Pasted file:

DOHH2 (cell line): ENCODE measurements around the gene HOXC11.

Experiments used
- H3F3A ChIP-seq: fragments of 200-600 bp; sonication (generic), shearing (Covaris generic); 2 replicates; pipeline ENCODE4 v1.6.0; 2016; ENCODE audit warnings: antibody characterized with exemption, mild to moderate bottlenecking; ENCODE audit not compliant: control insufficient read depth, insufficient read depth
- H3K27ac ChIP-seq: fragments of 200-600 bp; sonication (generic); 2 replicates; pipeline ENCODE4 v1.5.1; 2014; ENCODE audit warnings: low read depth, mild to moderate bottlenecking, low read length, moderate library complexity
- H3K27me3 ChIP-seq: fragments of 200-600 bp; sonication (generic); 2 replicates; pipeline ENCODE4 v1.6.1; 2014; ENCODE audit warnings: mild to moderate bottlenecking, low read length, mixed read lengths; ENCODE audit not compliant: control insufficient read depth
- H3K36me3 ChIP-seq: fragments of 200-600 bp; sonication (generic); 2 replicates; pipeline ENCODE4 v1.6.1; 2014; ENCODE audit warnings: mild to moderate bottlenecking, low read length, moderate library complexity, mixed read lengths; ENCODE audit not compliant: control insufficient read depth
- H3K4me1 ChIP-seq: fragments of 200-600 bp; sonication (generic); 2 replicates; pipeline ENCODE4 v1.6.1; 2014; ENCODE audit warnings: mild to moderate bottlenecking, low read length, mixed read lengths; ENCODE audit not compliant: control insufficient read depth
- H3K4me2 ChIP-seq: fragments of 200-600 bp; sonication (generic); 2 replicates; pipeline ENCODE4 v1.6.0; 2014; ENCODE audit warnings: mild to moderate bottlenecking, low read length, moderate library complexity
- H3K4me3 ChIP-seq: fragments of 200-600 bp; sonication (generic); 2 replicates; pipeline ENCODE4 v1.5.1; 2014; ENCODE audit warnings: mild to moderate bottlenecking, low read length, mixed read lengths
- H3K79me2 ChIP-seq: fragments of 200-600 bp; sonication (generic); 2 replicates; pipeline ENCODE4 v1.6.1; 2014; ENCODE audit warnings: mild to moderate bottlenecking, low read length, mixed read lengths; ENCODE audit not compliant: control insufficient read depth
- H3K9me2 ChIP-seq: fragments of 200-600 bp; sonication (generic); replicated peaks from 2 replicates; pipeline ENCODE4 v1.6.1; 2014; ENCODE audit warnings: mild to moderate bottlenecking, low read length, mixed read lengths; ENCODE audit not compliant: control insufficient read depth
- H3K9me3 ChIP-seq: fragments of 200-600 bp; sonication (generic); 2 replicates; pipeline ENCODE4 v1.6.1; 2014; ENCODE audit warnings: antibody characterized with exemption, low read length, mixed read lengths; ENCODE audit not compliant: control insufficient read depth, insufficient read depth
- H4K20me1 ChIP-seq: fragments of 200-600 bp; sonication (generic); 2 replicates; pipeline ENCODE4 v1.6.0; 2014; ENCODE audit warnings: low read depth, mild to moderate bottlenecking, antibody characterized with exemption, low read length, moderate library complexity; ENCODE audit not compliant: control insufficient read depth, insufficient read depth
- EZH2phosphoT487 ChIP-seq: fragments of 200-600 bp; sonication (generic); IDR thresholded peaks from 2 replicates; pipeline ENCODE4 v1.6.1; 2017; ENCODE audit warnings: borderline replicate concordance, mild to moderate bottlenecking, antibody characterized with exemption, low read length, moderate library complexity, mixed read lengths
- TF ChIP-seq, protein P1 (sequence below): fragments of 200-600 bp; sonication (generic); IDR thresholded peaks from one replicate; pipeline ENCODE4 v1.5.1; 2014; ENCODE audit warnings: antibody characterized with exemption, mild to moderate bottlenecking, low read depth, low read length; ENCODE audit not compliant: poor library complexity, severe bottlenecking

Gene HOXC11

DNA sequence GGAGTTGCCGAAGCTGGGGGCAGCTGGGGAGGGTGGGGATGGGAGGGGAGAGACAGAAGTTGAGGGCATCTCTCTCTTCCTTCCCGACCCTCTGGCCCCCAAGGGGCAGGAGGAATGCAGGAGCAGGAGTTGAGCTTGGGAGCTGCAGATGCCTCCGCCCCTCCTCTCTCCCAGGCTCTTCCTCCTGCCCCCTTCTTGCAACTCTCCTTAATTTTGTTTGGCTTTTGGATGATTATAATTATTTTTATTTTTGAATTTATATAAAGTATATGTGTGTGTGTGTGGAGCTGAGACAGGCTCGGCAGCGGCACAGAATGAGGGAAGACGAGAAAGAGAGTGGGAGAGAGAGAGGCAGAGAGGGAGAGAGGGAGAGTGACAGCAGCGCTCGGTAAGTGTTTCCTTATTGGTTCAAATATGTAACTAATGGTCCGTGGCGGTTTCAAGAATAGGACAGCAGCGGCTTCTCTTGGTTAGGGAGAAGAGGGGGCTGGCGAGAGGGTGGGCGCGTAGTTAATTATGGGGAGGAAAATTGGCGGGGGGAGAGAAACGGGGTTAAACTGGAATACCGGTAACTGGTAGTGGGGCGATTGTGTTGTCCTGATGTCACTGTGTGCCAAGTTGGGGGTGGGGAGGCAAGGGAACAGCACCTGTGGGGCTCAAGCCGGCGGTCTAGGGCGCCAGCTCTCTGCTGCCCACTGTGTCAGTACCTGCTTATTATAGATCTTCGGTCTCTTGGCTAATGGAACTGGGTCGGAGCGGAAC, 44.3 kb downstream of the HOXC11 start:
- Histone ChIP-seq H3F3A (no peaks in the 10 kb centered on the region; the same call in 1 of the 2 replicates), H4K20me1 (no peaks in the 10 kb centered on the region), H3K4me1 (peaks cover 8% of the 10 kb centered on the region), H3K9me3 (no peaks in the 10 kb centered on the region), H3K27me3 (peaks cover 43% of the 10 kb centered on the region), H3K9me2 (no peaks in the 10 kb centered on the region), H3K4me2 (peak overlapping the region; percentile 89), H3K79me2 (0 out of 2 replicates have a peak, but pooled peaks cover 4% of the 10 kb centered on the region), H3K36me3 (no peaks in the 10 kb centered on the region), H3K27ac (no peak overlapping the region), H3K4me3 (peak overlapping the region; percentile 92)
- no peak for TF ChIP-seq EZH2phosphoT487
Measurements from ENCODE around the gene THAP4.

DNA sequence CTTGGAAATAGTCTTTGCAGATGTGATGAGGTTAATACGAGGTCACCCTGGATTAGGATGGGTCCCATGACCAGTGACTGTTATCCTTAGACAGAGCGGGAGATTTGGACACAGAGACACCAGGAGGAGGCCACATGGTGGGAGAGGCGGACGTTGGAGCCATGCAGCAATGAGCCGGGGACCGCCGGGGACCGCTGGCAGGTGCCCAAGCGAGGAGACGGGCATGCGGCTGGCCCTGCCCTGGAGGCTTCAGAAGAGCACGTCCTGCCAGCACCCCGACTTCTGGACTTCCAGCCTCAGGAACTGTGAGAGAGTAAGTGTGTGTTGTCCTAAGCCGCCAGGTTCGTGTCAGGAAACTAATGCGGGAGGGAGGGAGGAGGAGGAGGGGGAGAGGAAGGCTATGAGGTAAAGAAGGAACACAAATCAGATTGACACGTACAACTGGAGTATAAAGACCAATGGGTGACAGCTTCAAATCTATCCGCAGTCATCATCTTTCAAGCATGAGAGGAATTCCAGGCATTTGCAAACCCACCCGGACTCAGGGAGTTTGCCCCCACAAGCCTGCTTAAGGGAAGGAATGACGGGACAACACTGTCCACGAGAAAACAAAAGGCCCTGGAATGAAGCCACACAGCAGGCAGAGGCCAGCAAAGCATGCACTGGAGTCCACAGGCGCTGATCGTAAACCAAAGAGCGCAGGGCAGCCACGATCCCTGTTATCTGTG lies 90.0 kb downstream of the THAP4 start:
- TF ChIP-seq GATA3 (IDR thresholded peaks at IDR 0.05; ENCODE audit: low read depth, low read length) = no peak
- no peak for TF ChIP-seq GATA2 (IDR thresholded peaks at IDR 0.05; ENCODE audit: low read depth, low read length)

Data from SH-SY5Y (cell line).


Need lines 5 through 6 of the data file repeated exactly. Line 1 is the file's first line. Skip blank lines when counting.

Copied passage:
- H3K27me3 ChIP-seq: fragments of 200-600 bp; sonication (generic); 2 replicates; pipeline ENCODE4 v1.6.1; 2014; ENCODE audit warnings: mild to moderate bottlenecking, low read length, mixed read lengths; ENCODE audit not compliant: control insufficient read depth
- H3K36me3 ChIP-seq: fragments of 200-600 bp; sonication (generic); 2 replicates; pipeline ENCODE4 v1.6.1; 2014; ENCODE audit warnings: mild to moderate bottlenecking, low read length, moderate library complexity, mixed read lengths; ENCODE audit not compliant: control insufficient read depth